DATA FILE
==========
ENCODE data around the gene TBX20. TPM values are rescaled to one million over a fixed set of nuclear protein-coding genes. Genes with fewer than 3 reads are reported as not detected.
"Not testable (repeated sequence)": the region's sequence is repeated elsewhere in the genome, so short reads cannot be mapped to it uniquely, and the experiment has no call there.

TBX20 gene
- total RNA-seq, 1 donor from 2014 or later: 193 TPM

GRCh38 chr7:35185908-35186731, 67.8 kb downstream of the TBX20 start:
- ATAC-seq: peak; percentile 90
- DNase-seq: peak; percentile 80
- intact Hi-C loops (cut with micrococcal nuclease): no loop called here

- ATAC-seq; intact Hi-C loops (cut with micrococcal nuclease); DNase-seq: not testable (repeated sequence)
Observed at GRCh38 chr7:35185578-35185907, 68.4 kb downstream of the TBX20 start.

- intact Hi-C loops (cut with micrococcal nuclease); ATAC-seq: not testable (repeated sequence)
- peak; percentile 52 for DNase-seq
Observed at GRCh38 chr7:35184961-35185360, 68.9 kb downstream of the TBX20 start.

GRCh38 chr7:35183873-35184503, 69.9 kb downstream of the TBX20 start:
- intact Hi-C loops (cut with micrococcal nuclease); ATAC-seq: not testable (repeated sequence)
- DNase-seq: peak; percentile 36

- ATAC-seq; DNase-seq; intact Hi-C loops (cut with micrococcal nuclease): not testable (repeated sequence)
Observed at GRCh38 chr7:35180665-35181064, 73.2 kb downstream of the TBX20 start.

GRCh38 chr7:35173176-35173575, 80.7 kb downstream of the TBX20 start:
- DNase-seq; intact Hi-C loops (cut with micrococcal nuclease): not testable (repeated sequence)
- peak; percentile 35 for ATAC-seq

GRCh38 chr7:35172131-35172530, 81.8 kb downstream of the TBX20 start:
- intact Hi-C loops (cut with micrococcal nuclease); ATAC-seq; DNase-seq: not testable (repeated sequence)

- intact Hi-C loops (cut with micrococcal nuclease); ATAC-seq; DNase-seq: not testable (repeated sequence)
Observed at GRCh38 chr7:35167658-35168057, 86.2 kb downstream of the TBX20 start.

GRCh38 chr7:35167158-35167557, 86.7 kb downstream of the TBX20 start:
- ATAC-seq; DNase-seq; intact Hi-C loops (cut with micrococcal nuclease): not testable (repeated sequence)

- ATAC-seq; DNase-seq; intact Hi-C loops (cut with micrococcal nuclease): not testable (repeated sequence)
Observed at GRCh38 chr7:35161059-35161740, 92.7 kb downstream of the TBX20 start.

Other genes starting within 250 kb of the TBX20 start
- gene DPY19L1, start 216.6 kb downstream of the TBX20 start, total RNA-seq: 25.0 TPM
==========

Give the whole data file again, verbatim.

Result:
ENCODE data around the gene TBX20. TPM values are rescaled to one million over a fixed set of nuclear protein-coding genes. Genes with fewer than 3 reads are reported as not detected.
"Not testable (repeated sequence)": the region's sequence is repeated elsewhere in the genome, so short reads cannot be mapped to it uniquely, and the experiment has no call there.

TBX20 gene
- total RNA-seq, 1 donor from 2014 or later: 193 TPM

GRCh38 chr7:35185908-35186731, 67.8 kb downstream of the TBX20 start:
- ATAC-seq: peak; percentile 90
- DNase-seq: peak; percentile 80
- intact Hi-C loops (cut with micrococcal nuclease): no loop called here

- ATAC-seq; intact Hi-C loops (cut with micrococcal nuclease); DNase-seq: not testable (repeated sequence)
Observed at GRCh38 chr7:35185578-35185907, 68.4 kb downstream of the TBX20 start.

- intact Hi-C loops (cut with micrococcal nuclease); ATAC-seq: not testable (repeated sequence)
- peak; percentile 52 for DNase-seq
Observed at GRCh38 chr7:35184961-35185360, 68.9 kb downstream of the TBX20 start.

GRCh38 chr7:35183873-35184503, 69.9 kb downstream of the TBX20 start:
- intact Hi-C loops (cut with micrococcal nuclease); ATAC-seq: not testable (repeated sequence)
- DNase-seq: peak; percentile 36

- ATAC-seq; DNase-seq; intact Hi-C loops (cut with micrococcal nuclease): not testable (repeated sequence)
Observed at GRCh38 chr7:35180665-35181064, 73.2 kb downstream of the TBX20 start.

GRCh38 chr7:35173176-35173575, 80.7 kb downstream of the TBX20 start:
- DNase-seq; intact Hi-C loops (cut with micrococcal nuclease): not testable (repeated sequence)
- peak; percentile 35 for ATAC-seq

GRCh38 chr7:35172131-35172530, 81.8 kb downstream of the TBX20 start:
- intact Hi-C loops (cut with micrococcal nuclease); ATAC-seq; DNase-seq: not testable (repeated sequence)

- intact Hi-C loops (cut with micrococcal nuclease); ATAC-seq; DNase-seq: not testable (repeated sequence)
Observed at GRCh38 chr7:35167658-35168057, 86.2 kb downstream of the TBX20 start.

GRCh38 chr7:35167158-35167557, 86.7 kb downstream of the TBX20 start:
- ATAC-seq; DNase-seq; intact Hi-C loops (cut with micrococcal nuclease): not testable (repeated sequence)

- ATAC-seq; DNase-seq; intact Hi-C loops (cut with micrococcal nuclease): not testable (repeated sequence)
Observed at GRCh38 chr7:35161059-35161740, 92.7 kb downstream of the TBX20 start.

Other genes starting within 250 kb of the TBX20 start
- gene DPY19L1, start 216.6 kb downstream of the TBX20 start, total RNA-seq: 25.0 TPM